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Figure 6

Straight cascade: numerical pressure contours on the plane at x/B=0.65 and sketch of plane location

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Figure 7

Straight cascade: (a) a schematic of the view plane and (b) prismatic blade, with (c) suction side flow visualization for leaned blade (α=20 deg)

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Figure 8

Straight cascade: (a) superimposition of oil and dye visualization with computed dimensionless pressure contours for the 20 deg leaned blade (Δp/p0=0.015); (b) dimensionless surface pressure distribution at different blade heights for the same blade

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Figure 9

Straight cascade: numerical pressure contours on the plane at x/B=1.4 and a sketch of plane location

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Figure 10

Straight cascade: spanwise velocity as percentage of the 3D velocity (mass-averaged on planes at constant x) and thrust sign on the flow on the considered planes

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Figure 11

Vorticity evolution for straight cascade (α=20): (a) passage vortices and their rotation sense inside the passage; (b) pressure contours with superimposition of vorticity induced by blade lean inside the passage (located as sketched on the left); (c) overall effect just downstream the trailing edge (located as sketched on the right)

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Figure 12

Straight cascade: computed vorticity maps downstream of the cascade at x/B=1.5 for α=0 and α=20

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Figure 13

Straight cascade: experimental loss and vorticity contours at x/B=1.5 for α=0 and α=20

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Figure 14

Straight cascade: nondimensional pressure contours p/p0 inside the passage at x/B=0.65 for leaned blades with α=10 deg (frame a), 15 deg (frame b), and 20 deg (frame c)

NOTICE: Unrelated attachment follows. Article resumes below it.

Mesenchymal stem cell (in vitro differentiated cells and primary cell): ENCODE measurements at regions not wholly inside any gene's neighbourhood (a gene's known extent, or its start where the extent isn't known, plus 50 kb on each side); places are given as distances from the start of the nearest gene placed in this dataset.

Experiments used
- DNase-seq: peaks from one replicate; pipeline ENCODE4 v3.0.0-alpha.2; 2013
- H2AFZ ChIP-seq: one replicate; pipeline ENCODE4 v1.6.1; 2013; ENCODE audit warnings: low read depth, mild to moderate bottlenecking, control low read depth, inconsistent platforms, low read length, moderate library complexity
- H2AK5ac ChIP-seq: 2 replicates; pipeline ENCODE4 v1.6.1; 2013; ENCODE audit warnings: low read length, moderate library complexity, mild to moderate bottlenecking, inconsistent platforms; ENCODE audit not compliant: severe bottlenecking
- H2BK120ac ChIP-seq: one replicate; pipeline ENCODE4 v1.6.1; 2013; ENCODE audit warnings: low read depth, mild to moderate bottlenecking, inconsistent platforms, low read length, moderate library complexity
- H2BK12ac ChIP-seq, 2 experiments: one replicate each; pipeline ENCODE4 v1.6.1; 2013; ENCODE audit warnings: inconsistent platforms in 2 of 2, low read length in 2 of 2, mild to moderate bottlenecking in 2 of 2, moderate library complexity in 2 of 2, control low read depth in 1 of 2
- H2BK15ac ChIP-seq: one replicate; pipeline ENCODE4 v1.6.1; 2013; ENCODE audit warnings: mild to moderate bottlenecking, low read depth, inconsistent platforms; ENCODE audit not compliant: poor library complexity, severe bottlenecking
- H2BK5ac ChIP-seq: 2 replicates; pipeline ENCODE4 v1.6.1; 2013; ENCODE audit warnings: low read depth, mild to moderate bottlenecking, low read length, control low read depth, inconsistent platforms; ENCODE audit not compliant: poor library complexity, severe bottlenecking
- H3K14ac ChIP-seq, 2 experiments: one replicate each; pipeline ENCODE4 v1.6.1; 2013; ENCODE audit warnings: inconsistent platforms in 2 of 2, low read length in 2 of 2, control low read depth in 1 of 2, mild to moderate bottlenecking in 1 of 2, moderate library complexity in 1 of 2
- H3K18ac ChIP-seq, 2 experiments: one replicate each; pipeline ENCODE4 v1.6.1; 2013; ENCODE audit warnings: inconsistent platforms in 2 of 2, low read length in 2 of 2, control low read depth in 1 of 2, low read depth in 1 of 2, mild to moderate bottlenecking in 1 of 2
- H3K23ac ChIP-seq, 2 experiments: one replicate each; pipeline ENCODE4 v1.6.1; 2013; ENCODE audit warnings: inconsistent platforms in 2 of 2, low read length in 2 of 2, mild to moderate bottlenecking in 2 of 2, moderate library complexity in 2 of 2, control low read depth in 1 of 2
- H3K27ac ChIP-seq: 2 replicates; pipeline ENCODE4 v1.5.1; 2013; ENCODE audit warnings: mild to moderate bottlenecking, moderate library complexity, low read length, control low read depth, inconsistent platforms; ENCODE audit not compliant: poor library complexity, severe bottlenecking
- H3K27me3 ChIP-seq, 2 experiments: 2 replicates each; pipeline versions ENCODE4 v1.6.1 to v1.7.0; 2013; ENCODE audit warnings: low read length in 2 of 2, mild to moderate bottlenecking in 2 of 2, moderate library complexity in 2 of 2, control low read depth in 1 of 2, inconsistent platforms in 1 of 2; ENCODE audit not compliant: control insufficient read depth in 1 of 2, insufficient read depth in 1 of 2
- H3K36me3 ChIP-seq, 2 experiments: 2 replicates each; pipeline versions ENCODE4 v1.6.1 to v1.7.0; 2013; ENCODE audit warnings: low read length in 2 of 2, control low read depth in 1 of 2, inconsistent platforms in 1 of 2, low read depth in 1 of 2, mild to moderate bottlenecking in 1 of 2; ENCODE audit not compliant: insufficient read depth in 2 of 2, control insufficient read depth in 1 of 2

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Figure 15

Straight cascade: spanwise distribution of pitchwise mass-averaged yaw and pitch angle at x/B=1.4

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Figure 16

Straight cascade: spanwise velocity as percentage of the 3D velocity (mass-averaged on planes at constant x/B) for the three leaned cascades

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Figure 17

Annular cascade: dimensionless pressure contours inside the prismatic and 20 deg leaned channels

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Figure 18

Annular cascade: dimensionless pressure distribution on blade profile for α=0 and α=20 at hub and tip sections

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Figure 19

Annular cascade: (a) dimensionless pressure contours inside the passage (x/B=0.65); (b) spanwise velocity as percentage of the 3D velocity (mass-averaged on planes at constant x/B) for prismatic and leaned cascades

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Figure 20

Annular cascade: spanwise distribution of pitchwise mass-averaged values of massflow, yaw, and pitch angles downstream of the cascades at x/B=1.4

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Figure 21

Annular cascade: overall mass-averaged results. Values of discharge angle, reported with respect to massflow and loss.